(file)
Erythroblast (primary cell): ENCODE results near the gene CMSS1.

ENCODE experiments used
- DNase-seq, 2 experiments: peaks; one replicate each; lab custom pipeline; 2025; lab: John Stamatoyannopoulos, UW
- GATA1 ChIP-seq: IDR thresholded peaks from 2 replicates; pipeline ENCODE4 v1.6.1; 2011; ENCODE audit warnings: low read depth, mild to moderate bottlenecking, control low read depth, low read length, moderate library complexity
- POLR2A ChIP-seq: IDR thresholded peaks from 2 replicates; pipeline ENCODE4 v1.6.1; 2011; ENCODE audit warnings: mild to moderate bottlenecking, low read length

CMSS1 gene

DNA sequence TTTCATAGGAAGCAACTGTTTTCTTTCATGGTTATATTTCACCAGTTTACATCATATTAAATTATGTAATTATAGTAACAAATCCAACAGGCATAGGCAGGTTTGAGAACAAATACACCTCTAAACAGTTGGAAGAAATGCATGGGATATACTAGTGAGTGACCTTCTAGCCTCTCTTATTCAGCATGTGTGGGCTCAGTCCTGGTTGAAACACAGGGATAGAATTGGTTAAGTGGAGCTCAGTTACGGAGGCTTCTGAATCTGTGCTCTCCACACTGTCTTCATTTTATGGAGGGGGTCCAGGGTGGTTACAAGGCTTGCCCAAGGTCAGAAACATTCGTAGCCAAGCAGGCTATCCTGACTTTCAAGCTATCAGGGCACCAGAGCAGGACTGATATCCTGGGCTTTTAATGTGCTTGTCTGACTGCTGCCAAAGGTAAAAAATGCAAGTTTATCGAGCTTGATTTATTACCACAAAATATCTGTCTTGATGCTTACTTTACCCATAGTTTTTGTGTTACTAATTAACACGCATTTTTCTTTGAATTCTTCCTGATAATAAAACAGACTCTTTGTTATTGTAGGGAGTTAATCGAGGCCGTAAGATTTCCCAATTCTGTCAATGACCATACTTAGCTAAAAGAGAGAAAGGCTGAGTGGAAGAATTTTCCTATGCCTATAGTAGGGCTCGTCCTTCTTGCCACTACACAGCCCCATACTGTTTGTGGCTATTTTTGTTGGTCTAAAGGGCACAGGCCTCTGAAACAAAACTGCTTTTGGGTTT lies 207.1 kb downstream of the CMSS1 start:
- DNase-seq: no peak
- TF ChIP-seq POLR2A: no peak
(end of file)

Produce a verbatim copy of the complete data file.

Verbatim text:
Erythroblast (primary cell): ENCODE results near the gene CMSS1.

ENCODE experiments used
- DNase-seq, 2 experiments: peaks; one replicate each; lab custom pipeline; 2025; lab: John Stamatoyannopoulos, UW
- GATA1 ChIP-seq: IDR thresholded peaks from 2 replicates; pipeline ENCODE4 v1.6.1; 2011; ENCODE audit warnings: low read depth, mild to moderate bottlenecking, control low read depth, low read length, moderate library complexity
- POLR2A ChIP-seq: IDR thresholded peaks from 2 replicates; pipeline ENCODE4 v1.6.1; 2011; ENCODE audit warnings: mild to moderate bottlenecking, low read length

CMSS1 gene

DNA sequence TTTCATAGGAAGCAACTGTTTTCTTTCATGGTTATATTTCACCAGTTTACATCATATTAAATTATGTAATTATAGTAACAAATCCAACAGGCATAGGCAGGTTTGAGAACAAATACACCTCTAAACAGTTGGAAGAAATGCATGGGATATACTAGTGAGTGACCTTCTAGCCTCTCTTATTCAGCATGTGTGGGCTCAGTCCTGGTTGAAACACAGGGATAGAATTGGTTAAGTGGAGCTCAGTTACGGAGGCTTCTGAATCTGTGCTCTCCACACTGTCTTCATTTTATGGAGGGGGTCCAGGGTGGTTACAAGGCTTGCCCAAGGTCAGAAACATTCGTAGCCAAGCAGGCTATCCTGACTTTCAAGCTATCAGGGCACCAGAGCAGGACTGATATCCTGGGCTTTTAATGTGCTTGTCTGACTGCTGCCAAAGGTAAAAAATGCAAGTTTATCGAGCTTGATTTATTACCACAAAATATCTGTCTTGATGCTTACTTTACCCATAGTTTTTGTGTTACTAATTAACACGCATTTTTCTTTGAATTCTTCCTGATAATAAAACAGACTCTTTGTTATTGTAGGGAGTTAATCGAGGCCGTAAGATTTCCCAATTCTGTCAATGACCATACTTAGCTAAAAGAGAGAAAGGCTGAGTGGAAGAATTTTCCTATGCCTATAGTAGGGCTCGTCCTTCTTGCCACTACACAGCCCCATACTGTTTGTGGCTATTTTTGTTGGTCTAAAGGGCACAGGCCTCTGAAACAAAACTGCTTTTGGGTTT lies 207.1 kb downstream of the CMSS1 start:
- DNase-seq: no peak
- TF ChIP-seq POLR2A: no peak